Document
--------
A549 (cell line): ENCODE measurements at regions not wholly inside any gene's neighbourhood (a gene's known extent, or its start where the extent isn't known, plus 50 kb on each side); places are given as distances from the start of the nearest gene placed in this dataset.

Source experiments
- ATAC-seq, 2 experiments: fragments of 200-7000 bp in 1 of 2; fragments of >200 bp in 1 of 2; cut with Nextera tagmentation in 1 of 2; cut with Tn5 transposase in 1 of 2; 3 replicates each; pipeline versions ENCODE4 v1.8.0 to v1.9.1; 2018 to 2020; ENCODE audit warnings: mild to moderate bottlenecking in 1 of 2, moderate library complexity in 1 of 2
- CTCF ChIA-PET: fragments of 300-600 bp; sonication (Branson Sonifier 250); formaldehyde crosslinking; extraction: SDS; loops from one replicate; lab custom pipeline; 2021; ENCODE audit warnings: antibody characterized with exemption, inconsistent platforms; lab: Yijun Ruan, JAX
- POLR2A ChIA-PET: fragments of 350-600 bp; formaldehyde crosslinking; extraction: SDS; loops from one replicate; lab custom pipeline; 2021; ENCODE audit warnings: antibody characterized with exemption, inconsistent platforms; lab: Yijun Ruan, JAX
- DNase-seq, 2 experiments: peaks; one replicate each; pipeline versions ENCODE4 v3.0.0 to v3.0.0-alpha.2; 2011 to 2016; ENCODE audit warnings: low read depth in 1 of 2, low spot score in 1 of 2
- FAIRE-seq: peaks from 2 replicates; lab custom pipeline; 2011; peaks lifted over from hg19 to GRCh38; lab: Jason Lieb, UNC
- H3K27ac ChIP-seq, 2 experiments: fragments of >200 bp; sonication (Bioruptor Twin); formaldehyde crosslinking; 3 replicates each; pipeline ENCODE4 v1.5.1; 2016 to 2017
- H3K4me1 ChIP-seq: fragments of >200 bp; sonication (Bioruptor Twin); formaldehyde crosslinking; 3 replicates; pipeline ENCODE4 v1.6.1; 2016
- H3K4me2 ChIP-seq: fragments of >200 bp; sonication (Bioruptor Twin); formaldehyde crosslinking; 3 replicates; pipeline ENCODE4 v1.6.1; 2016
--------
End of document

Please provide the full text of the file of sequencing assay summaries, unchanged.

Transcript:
A549 (cell line): ENCODE measurements at regions not wholly inside any gene's neighbourhood (a gene's known extent, or its start where the extent isn't known, plus 50 kb on each side); places are given as distances from the start of the nearest gene placed in this dataset.

Source experiments
- ATAC-seq, 2 experiments: fragments of 200-7000 bp in 1 of 2; fragments of >200 bp in 1 of 2; cut with Nextera tagmentation in 1 of 2; cut with Tn5 transposase in 1 of 2; 3 replicates each; pipeline versions ENCODE4 v1.8.0 to v1.9.1; 2018 to 2020; ENCODE audit warnings: mild to moderate bottlenecking in 1 of 2, moderate library complexity in 1 of 2
- CTCF ChIA-PET: fragments of 300-600 bp; sonication (Branson Sonifier 250); formaldehyde crosslinking; extraction: SDS; loops from one replicate; lab custom pipeline; 2021; ENCODE audit warnings: antibody characterized with exemption, inconsistent platforms; lab: Yijun Ruan, JAX
- POLR2A ChIA-PET: fragments of 350-600 bp; formaldehyde crosslinking; extraction: SDS; loops from one replicate; lab custom pipeline; 2021; ENCODE audit warnings: antibody characterized with exemption, inconsistent platforms; lab: Yijun Ruan, JAX
- DNase-seq, 2 experiments: peaks; one replicate each; pipeline versions ENCODE4 v3.0.0 to v3.0.0-alpha.2; 2011 to 2016; ENCODE audit warnings: low read depth in 1 of 2, low spot score in 1 of 2
- FAIRE-seq: peaks from 2 replicates; lab custom pipeline; 2011; peaks lifted over from hg19 to GRCh38; lab: Jason Lieb, UNC
- H3K27ac ChIP-seq, 2 experiments: fragments of >200 bp; sonication (Bioruptor Twin); formaldehyde crosslinking; 3 replicates each; pipeline ENCODE4 v1.5.1; 2016 to 2017
- H3K4me1 ChIP-seq: fragments of >200 bp; sonication (Bioruptor Twin); formaldehyde crosslinking; 3 replicates; pipeline ENCODE4 v1.6.1; 2016
- H3K4me2 ChIP-seq: fragments of >200 bp; sonication (Bioruptor Twin); formaldehyde crosslinking; 3 replicates; pipeline ENCODE4 v1.6.1; 2016